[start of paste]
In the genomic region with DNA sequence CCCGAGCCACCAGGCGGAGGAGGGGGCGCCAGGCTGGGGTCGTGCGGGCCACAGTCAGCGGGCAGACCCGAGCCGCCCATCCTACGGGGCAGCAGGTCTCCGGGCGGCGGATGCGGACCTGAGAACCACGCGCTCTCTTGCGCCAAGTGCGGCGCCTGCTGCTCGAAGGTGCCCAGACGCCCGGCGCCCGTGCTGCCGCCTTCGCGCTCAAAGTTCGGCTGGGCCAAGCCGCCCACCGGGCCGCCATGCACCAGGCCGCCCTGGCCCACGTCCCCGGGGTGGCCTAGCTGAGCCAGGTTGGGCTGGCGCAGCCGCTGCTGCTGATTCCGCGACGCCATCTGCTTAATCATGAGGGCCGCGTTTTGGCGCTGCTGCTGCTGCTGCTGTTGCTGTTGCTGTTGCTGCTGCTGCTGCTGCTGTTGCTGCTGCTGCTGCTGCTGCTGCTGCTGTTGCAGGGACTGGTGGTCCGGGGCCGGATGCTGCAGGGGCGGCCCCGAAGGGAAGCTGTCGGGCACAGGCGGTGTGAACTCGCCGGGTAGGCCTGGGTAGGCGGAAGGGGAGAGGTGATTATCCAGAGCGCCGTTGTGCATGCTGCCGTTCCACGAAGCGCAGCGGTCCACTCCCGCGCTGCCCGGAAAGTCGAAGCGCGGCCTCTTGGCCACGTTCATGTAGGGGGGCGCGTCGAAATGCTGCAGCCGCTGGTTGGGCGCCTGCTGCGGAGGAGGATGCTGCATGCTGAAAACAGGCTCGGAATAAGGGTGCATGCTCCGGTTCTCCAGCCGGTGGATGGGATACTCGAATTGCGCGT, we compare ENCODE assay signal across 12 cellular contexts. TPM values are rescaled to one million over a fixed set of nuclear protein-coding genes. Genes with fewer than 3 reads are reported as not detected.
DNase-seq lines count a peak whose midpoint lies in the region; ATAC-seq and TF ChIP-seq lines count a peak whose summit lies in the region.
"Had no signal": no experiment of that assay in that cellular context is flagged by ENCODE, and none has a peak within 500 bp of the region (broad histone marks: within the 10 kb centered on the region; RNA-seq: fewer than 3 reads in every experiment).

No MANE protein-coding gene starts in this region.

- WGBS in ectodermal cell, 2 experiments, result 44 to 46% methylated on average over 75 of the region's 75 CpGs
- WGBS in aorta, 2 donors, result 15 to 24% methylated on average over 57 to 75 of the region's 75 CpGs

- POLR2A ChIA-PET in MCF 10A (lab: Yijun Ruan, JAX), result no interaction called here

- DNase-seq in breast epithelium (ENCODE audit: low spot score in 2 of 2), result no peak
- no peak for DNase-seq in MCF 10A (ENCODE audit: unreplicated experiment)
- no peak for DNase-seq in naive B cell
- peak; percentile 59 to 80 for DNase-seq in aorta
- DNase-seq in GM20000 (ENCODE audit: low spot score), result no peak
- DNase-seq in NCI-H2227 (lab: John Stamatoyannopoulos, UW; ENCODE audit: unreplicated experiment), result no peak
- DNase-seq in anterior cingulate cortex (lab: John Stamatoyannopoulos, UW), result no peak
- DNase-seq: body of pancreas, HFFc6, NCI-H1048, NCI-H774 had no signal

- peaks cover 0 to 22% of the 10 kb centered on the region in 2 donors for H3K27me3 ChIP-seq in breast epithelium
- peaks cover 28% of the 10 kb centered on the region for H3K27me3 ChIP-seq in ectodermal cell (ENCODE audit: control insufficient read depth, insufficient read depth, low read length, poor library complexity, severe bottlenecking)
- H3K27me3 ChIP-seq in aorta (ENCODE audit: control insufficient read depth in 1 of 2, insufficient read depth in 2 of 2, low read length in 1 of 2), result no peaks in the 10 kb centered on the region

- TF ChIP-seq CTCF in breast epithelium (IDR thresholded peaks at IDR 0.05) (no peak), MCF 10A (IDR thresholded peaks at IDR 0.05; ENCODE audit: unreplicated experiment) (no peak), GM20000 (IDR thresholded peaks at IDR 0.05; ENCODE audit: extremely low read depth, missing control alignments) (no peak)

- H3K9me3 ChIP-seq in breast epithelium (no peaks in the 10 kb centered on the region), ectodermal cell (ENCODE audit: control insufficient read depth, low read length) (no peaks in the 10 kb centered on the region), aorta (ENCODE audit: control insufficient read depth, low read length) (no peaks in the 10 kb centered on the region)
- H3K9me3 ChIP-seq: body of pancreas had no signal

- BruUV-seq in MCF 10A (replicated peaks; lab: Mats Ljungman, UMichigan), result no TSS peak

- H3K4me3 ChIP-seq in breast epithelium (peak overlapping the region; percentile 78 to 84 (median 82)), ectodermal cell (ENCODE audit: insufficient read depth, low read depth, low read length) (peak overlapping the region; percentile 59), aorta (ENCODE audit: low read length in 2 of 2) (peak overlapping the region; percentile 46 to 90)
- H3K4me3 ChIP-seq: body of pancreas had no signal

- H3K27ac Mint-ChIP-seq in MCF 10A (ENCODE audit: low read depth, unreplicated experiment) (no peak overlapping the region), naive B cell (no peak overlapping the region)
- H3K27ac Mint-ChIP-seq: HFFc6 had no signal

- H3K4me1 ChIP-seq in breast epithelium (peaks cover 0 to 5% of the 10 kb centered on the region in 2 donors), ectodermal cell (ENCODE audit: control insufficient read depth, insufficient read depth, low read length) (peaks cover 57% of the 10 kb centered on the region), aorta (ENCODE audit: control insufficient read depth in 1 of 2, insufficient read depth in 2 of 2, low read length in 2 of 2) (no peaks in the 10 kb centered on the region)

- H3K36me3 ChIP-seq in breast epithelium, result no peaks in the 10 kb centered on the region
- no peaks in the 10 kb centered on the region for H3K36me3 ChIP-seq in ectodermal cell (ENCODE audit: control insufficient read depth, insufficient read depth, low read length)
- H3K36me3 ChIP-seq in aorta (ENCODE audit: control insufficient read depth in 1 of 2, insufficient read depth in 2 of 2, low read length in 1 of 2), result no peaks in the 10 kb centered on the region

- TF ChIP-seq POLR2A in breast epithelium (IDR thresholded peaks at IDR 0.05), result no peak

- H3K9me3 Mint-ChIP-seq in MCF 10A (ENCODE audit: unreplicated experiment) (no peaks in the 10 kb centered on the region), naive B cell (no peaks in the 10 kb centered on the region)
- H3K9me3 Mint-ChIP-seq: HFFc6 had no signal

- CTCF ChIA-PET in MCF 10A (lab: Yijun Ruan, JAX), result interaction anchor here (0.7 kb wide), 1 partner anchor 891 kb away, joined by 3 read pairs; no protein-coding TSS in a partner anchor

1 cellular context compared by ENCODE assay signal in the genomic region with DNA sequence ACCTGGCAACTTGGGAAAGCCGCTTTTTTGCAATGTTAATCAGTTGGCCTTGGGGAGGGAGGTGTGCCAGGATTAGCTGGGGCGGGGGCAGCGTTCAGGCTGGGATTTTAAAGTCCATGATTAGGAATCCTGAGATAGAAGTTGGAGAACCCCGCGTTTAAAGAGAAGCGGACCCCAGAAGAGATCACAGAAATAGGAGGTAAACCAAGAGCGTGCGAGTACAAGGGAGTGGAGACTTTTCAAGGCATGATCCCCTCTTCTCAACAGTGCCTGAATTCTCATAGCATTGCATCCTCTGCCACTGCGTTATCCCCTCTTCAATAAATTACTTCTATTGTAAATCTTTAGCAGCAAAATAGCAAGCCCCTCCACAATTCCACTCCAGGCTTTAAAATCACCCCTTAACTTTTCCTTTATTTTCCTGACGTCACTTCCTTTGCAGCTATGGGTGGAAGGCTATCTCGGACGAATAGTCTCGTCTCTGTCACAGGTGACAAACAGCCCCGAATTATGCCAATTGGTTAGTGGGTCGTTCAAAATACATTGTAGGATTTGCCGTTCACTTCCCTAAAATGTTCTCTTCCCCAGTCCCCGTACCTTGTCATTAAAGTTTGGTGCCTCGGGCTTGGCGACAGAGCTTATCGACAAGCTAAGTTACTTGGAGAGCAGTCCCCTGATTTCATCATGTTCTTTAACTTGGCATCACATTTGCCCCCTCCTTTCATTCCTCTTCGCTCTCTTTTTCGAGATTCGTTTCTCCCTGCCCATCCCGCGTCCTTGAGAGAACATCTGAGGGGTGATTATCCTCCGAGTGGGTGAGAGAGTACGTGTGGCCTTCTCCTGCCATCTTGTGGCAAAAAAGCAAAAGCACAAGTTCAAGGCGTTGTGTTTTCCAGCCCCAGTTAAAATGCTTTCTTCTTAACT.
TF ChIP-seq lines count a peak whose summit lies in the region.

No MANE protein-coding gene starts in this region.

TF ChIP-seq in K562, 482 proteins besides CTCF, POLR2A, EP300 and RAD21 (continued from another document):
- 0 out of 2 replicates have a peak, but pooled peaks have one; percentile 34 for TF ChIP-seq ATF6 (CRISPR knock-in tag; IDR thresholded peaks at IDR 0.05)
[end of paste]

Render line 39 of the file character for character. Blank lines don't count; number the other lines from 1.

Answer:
- 0 out of 2 replicates have a peak, but pooled peaks have one; percentile 34 for TF ChIP-seq ATF6 (CRISPR knock-in tag; IDR thresholded peaks at IDR 0.05)